Figure 3: UV-Vis absorption spectra of AgNPs synthesized at
different pH values.

Figure 3: UV-Vis absorption spectra of AgNPs synthesized at different pH values.

Concentrations of AgNO3

  Concentration of AgNO3 in the reaction mixture plays an important role in the bioreduction of Ag+ to Ag0. Figure 4 depicts the absorption spectra of AgNPs biosynthesized in presence of different concentrations of AgNO3 . The yield of AgNPs was increased with increasing salt concentration up to 1 mM where the maximal yield was achieved. An intense peak centered at 425 nm was observed in presence of 1 mM AgNO3 . Higher and lower concentrations changed dramatically this ideal picture. In presence of 0.1 and 0.5 mM a blue shift of 20 nm was detected indicating less stability of AgNPs. On the other hand, the presence of 5 mM completely prevented the bio reduction process. A precipitate (Inset to Figure 4) was clearly observed in presence of this high concentration suggesting precipitation of certain important proteins. These proteins may include NR enzyme and other proteins acting as reducing and/or capping agents.

Figure 4: UV-Vis absorption spectra of AgNPs synthesized at
different pH values.

Figure 4: UV-Vis absorption spectra of AgNPs produced in presence of different concentrations of AgNO3 . Inset shows color change of CFF on addition of different concentrations of AgNO3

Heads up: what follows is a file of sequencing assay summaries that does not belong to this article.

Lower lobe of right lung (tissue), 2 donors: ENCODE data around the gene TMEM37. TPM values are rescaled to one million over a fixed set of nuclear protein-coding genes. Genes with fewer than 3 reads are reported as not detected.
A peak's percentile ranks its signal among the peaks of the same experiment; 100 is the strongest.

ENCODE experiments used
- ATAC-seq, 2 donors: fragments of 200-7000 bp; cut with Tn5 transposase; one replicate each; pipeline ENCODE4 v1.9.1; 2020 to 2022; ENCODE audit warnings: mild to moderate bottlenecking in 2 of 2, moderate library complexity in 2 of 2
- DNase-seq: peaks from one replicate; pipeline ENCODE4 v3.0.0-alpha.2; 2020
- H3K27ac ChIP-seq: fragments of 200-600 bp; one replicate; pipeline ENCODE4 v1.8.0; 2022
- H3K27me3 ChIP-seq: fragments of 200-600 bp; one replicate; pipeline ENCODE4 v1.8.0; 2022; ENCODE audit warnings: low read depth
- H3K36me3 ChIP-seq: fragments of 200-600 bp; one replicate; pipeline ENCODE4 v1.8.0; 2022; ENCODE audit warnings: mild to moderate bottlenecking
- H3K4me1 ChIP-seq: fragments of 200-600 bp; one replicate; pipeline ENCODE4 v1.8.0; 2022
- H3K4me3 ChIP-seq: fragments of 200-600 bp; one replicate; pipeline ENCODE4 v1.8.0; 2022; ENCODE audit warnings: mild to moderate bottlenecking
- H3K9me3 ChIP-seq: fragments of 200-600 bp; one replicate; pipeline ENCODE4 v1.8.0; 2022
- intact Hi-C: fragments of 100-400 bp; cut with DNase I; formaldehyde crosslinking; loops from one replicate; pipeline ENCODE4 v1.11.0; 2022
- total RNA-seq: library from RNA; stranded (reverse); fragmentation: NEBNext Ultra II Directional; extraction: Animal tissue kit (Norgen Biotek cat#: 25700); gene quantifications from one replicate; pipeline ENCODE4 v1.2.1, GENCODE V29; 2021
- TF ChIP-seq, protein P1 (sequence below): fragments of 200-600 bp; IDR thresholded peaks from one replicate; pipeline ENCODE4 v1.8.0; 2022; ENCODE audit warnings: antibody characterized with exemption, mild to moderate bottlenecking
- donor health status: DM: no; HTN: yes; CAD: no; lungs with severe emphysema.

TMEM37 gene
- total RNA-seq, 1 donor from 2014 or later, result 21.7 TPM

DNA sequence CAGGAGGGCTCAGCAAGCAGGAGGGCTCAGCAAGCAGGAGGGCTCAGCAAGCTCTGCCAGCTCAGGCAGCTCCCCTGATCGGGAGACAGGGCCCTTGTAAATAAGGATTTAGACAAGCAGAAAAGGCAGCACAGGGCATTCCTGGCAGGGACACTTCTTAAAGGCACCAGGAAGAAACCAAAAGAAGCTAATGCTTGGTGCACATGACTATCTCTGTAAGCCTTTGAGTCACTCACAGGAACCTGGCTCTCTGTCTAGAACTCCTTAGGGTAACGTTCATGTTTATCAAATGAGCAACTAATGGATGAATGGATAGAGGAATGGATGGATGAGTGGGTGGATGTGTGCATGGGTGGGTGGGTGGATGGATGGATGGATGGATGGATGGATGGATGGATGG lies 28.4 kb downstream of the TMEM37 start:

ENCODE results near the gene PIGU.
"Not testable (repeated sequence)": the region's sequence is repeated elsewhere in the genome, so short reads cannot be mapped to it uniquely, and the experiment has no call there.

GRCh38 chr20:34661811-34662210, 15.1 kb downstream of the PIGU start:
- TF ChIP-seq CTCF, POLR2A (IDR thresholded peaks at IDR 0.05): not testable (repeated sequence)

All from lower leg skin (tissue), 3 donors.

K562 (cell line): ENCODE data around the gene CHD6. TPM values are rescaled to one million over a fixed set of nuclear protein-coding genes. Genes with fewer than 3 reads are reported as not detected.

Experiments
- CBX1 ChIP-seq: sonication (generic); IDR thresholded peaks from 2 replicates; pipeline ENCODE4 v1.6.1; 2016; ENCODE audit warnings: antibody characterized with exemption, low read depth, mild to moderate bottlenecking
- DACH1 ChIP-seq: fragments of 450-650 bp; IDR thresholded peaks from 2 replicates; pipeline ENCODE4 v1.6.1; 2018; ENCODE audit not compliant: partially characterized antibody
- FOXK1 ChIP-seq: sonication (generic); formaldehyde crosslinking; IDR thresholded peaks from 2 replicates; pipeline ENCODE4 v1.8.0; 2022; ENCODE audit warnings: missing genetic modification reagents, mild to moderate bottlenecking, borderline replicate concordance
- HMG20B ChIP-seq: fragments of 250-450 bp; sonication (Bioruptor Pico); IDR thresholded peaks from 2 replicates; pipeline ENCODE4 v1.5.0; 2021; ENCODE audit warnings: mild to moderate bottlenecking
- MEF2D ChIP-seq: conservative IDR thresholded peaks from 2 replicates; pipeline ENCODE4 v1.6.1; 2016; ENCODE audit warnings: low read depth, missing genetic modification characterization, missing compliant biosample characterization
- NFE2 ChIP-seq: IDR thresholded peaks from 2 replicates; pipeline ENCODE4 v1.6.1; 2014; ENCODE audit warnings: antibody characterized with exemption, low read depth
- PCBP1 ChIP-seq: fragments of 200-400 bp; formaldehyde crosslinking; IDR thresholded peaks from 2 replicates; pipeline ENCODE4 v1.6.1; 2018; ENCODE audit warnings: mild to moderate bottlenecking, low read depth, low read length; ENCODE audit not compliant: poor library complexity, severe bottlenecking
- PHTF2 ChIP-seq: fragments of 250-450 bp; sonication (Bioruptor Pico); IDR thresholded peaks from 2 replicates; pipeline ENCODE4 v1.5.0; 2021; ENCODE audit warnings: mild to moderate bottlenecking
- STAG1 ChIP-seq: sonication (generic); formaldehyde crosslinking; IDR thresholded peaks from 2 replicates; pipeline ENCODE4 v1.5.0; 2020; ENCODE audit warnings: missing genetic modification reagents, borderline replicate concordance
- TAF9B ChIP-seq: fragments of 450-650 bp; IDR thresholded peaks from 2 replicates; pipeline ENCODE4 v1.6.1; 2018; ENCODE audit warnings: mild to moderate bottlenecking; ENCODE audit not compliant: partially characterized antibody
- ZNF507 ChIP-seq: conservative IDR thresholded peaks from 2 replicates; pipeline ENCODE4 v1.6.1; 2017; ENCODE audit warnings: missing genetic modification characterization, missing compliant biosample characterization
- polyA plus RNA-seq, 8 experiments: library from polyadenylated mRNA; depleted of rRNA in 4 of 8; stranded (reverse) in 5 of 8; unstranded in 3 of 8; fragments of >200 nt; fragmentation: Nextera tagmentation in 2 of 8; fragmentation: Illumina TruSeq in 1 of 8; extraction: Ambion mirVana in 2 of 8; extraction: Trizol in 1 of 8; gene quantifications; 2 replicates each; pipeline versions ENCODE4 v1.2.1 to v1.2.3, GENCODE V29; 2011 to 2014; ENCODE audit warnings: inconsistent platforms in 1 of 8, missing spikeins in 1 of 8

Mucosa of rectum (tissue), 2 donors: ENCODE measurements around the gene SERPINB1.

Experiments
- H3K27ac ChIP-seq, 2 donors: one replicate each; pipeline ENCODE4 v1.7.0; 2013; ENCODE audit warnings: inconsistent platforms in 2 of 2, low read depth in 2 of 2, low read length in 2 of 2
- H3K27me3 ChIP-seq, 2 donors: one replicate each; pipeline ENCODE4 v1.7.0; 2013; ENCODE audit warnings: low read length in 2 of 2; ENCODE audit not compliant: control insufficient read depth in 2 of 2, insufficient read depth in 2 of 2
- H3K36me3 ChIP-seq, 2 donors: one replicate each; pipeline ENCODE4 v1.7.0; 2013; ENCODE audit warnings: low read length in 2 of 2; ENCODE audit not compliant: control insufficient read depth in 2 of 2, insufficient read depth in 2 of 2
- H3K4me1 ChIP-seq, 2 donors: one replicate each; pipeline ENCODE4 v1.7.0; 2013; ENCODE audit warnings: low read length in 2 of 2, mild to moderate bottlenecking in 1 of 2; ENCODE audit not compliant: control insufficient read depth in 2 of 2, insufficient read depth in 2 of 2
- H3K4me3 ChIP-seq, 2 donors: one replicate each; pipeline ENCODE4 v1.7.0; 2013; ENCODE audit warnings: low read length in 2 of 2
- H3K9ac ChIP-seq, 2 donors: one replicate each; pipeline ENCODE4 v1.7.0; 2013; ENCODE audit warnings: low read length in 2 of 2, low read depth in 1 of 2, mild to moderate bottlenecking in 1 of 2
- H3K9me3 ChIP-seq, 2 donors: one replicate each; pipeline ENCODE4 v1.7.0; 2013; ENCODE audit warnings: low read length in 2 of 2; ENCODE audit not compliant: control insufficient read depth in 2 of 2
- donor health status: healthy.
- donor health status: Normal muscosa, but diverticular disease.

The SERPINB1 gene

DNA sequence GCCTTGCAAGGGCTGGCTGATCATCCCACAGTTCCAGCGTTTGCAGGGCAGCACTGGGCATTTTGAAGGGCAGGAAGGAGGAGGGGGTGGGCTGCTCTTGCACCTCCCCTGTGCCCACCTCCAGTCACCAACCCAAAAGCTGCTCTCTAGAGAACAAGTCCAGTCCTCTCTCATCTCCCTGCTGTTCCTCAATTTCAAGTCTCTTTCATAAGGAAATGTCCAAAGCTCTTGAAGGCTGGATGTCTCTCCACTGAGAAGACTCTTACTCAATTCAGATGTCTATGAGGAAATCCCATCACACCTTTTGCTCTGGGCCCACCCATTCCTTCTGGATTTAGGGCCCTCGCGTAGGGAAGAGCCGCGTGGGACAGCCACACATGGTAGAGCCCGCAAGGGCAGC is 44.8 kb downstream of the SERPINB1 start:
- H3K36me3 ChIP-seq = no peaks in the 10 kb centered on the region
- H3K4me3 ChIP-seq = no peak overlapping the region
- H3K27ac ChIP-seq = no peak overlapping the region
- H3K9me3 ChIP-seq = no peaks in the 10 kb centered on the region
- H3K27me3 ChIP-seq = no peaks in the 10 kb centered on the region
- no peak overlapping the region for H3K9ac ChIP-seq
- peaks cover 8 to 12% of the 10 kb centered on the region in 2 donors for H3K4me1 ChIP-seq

Activity of NR

  Activity of the enzyme NR was detected in the CFF with a maximal activity at 90oC (Figure 5a) and pH 9 (Figure 5b). Since these conditions are very near those required for the highest biosynthesis of AgNPs, it can be expected that the enzyme may have a role in this process.

Figure 5(a): Activity of NR from E. quadrilineata CFF at
different temperatures.

Figure 5(a): Activity of NR from E. quadrilineata CFF at different temperatures.

Figure 5(b): Activity of NR at different pH values.

Figure 5(b): Activity of NR at different pH values.

Effect of culture conditions

  Effect of age of the biomass, incubation temperature, pH values, velocity of shaking on formation of CFF and in turn on the biosynthesis of AgNPs as well as on NR activity was then studied and the results are collectively presented in Figure 6. The results obtained in this work showed that the CFF formed by the fungal pellets under the studied conditions produced a variable effect on the yield of the biosynthesized AgNPs. The highest yield was obtained using the CFF secreted after 72h of shaking using 150 rpm at pH 9 and 30°C

Figure 6: Biosynthesis of AgNPs (AU, ) and NR activity (U/ml, ) using CFF from E. quadriliuneata as influenced by age